In order to improve the ratio between the simulated PM2.5 and PM10 concentrations, we perform a simple sensitivity analysis by assigning simulated AFCID concentrations. By assigning simulated AFCID concentrations to coarse-mode bins between 2.5 μm and 10 μm instead of the fine-mode bin, the ratio between simulated PM2.5 and PM10 concentrations is significantly improved (Figure 7c). This assumption that all AFCIDs are distributed in the coarse-mode is exaggerated, and thus, physical loss processes such as dry deposition are sensitively dependent on the size of the AFCID. However, a simple sensitivity analysis suggests that AFCID physical properties should be better quantified to improve PM air quality forecasts, and further study is needed for detailed size information of AFCID in the model.
In addition, a recent emission inventory study by Zheng et al. [15] suggested that the total amount of PM2.5 and PM10 emissions from China as of 2016 was 8.1 Tg year−1 and 10.8 Tg year−1, respectively. These results indicate that the difference between PM2.5 and PM10 emissions, 2.7 Tg year−1, is most likely to be AFCID in coarse-mode, which is expected to improve the simulated PM10 concentration.

4. Summary and Discussion

In order to clearly estimate the effects of aerosols on air quality and human health, it is important to completely understand the major sources. In this study, we used a nested version of GEOS-Chem and the latest AFCID emissions to estimate the impacts of AFCID on winter air quality in East Asia for November 2015–March 2016. First, we evaluated the model with and without AFCID emissions by comparing against observed PM10 concentrations in surface air in China and South Korea. The results indicate that AFCID reduced the bias of model surface PM10 concentration from −40% to −28%. We found that AFCID increased the winter PM10 concentrations in eastern China by 17.9 μg m−3 (17%) and up to 45 μg m−3 (36%). AFCID also increased the PM10 concentrations in South Korea by 3.1 μg m−3 (8.9%), of which 2.3 μg m−3 (6.7%) was contributed by China while 0.6 μg m−3 (1.5%) was contributed by local sources in South Korea. These results imply that AFCID emitted from China has a significant impact not only on China but also on the downwind regions. Our findings indicate that the aerosol concentration increased by AFCID is higher than that in a previous study [19], which means that AFCID plays an essential role in winter air quality. We further suggest that global and regional chemical transport models should include AFCID emissions in aerosol simulations.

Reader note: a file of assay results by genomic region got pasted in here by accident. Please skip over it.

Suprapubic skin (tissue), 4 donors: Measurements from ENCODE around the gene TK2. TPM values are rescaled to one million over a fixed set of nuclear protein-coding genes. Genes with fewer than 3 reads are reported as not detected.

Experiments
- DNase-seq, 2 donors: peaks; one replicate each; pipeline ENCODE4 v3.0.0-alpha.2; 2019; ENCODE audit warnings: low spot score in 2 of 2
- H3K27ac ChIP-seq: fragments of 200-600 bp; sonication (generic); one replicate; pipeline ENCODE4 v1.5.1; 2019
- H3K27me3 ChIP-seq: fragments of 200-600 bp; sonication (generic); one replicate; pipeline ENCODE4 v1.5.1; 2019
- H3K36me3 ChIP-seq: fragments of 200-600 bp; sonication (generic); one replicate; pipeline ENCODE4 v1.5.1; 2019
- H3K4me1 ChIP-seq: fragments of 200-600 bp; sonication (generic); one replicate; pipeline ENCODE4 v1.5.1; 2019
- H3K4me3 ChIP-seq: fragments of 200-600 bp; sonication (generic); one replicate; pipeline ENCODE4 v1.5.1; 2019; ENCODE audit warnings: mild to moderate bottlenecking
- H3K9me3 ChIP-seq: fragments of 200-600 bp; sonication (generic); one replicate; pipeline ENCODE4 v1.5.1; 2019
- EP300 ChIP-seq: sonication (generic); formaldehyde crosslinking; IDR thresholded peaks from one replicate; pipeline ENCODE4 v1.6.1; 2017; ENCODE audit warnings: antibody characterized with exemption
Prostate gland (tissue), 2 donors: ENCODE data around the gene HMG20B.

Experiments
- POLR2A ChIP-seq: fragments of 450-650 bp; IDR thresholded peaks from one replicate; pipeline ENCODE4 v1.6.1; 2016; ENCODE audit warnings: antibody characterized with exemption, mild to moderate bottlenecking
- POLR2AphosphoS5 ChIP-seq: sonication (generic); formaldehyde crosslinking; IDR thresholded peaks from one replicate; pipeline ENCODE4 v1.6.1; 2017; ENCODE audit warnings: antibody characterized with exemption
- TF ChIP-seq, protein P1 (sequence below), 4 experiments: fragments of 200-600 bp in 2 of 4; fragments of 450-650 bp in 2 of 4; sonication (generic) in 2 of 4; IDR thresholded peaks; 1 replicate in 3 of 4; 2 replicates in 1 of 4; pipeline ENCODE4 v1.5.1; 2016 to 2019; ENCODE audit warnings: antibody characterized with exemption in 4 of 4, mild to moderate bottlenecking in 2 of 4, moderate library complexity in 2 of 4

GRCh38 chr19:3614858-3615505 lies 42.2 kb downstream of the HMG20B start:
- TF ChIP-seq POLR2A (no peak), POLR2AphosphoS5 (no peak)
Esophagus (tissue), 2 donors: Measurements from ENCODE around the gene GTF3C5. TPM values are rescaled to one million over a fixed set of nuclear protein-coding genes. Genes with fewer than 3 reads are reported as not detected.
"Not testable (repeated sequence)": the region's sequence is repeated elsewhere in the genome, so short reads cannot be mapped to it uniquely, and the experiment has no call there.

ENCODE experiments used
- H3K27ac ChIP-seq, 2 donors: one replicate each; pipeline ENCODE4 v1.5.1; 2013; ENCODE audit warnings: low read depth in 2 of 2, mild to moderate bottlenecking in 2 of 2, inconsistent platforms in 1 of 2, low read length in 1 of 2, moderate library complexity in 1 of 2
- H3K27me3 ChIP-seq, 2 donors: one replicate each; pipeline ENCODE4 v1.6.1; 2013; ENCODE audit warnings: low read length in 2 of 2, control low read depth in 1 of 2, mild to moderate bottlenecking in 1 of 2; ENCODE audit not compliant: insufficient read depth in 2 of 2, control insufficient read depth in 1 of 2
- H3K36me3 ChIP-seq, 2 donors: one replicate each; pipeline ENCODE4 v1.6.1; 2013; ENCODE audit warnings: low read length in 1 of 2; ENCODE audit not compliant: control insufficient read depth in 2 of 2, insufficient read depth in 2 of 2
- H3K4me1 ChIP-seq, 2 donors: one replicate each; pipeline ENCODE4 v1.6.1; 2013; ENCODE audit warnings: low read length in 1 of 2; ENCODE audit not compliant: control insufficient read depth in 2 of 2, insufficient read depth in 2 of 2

Although AFCID improves the simulated PM10 concentrations in winter in East Asia, there is still a gap between observed and modeled PM2.5 and PM10 concentrations. In this regard, we suggest that the overestimation of model PM2.5 concentrations may contribute to coarse-mode nitrate and OC aerosols. Moreover, AFCID size distribution and emissions in coarse-mode will improve the simulated PM2.5 and PM10 concentrations. Therefore, it is necessary to better quantify the source and physical properties of AFCID to improve PM air quality forecasts.